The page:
Lenders and businesses set their own parameters for the scoring model they want to use and what constitutes as a good credit score for a particular product or service. A specific score doesn’t guarantee you’ll be approved for credit or receive the lowest rates, but aiming for a higher score will increase your chances.
Based on the commonly used scoring range of 300 to 850 , a score of 781 to 850 and above is generally considered “excellent” and means you’re well positioned to qualify for credit with the lowest rates. Scores less than 657 are generally considered “below average” and mean you might not qualify for credit or might not get the best rates. Taking action now to improve your credit score can help you not only qualify for credit with better rates, but may also help you avoid extra fees or deposits that are sometimes required for borrowers with lower scores.
If you find that your score isn’t up to par, take a look at your credit report to see if there are any ways you can improve your credit score over time. If you find that credit score is being dragged down by inaccurate information take action to dispute the error.
Where can I get my credit score and credit report?
In the Internet age, there’s no excuse to not know your credit score—there are a variety of websites where you can access your credit score anytime. Upgrade’s Credit Health not only gives you access to your free credit score, but a suite of credit monitoring and credit education tools so you can see what’s impacting your credit score and make changes to improve it.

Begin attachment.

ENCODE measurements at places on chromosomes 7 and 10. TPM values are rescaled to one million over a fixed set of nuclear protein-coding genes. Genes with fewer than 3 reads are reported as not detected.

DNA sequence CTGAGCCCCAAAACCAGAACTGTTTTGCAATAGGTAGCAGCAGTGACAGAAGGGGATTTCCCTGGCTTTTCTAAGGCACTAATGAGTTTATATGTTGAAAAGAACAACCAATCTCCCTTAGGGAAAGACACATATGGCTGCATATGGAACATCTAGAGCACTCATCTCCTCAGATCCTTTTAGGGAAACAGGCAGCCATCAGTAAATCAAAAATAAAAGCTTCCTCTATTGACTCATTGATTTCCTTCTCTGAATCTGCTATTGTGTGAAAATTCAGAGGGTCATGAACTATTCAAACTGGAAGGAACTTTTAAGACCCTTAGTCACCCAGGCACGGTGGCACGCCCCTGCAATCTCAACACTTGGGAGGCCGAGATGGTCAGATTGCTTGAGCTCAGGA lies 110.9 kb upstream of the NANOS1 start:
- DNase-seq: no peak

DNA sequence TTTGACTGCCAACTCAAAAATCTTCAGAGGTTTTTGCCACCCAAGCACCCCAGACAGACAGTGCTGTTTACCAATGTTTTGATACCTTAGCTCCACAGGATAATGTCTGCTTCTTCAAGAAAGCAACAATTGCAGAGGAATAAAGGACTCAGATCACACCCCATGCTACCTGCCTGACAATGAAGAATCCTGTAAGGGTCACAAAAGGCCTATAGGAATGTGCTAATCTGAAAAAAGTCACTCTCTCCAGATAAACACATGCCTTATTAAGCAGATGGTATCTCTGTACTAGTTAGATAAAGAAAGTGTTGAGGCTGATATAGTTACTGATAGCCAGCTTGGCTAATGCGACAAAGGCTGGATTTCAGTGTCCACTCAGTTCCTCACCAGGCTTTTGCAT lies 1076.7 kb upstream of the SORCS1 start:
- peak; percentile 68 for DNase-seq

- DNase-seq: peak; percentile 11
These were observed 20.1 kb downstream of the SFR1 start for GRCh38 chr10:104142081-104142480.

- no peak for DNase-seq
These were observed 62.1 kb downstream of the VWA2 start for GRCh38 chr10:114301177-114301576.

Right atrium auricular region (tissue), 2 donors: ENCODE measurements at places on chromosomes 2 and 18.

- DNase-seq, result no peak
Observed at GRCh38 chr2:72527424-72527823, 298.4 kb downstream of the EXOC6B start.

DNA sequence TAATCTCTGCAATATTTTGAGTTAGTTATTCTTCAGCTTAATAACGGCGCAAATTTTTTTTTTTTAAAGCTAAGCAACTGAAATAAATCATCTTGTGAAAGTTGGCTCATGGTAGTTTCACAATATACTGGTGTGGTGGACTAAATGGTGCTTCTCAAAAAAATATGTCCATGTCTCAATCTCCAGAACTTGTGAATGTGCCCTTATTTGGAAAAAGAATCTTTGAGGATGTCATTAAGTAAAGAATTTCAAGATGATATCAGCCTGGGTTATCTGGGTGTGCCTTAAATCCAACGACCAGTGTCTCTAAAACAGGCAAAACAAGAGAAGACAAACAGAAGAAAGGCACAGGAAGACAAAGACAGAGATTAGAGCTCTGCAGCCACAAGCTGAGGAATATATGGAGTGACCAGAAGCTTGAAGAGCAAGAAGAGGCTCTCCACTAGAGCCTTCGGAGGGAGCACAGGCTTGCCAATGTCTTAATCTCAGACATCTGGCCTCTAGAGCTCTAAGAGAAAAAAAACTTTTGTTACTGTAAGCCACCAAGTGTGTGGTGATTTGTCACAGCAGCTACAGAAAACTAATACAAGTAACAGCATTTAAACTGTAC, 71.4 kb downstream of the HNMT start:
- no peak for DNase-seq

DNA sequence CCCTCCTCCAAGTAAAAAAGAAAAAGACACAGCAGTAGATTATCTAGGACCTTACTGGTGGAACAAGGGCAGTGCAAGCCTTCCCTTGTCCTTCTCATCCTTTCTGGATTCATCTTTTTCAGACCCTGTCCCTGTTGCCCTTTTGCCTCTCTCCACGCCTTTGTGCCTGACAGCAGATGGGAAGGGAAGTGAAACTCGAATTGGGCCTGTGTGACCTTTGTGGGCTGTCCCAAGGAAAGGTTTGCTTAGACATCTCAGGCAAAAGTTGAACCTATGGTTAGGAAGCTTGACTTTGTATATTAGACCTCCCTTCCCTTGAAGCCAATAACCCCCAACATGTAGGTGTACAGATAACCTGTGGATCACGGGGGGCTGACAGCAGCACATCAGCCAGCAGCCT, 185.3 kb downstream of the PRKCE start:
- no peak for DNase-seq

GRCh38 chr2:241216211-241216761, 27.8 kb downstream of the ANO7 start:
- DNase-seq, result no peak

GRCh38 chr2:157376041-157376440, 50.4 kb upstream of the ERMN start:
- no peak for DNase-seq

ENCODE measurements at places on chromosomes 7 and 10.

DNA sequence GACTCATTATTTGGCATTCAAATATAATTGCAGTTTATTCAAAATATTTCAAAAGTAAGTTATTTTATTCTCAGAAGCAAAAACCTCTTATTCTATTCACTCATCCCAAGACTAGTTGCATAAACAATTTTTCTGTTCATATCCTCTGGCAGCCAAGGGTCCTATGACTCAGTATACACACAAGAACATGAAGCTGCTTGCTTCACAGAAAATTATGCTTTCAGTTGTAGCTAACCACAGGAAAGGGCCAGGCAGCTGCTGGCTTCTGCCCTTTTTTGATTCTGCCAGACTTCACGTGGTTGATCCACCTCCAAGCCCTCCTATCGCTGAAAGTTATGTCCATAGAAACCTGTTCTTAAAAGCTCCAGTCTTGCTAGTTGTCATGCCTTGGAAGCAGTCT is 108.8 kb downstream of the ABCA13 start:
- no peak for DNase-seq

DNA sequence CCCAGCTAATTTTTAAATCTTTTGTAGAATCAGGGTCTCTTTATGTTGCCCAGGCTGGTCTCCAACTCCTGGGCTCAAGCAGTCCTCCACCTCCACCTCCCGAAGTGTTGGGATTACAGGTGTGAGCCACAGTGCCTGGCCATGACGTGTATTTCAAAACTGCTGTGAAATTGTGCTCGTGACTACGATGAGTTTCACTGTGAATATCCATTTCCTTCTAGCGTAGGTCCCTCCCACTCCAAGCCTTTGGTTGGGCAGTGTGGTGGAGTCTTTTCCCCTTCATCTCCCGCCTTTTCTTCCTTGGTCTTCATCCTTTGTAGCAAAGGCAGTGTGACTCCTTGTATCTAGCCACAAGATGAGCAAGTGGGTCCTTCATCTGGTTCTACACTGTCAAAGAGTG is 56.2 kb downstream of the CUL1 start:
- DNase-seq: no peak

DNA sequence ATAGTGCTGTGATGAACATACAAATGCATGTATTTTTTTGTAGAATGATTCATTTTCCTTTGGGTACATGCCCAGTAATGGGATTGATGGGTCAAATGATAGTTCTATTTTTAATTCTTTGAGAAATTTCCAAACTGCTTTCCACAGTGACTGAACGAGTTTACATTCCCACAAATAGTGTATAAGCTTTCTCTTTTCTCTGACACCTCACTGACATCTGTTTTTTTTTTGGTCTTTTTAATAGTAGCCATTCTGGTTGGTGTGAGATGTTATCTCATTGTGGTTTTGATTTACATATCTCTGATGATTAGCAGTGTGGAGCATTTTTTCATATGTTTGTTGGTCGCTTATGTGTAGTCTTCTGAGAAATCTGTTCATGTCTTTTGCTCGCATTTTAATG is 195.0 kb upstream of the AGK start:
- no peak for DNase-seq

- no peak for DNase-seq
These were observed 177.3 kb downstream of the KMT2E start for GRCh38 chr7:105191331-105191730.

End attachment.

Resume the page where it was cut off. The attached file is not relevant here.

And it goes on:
Additionally, based on the Fair Credit Reporting Act (FCRA), you are entitled to request a free copy of your credit report once every 12 months from any of the nationwide credit reporting companies — Equifax, Experian, and TransUnion. To get your annual free credit report, visit AnnualCreditReport.com, call 1-877-322-8228, or complete the Annual Credit Report Request Form and mail it to: Annual Credit Report Request Service, P.O. Box 105281, Atlanta, GA 30348-5281. Do not contact the three nationwide credit reporting companies individually.
Strong credit health can be empowering and help you achieve a better financial future. The first step to achieving good credit health is knowing where you land on the credit score spectrum and understanding what’s in your credit report. Investing now in understanding and improving your credit health can be a game changer in your future—it can make the difference between getting approved or denied credit, or between a high or low interest rate. Check your credit score regularly and review your credit report annually to take better control of your finances and reach your full credit potential.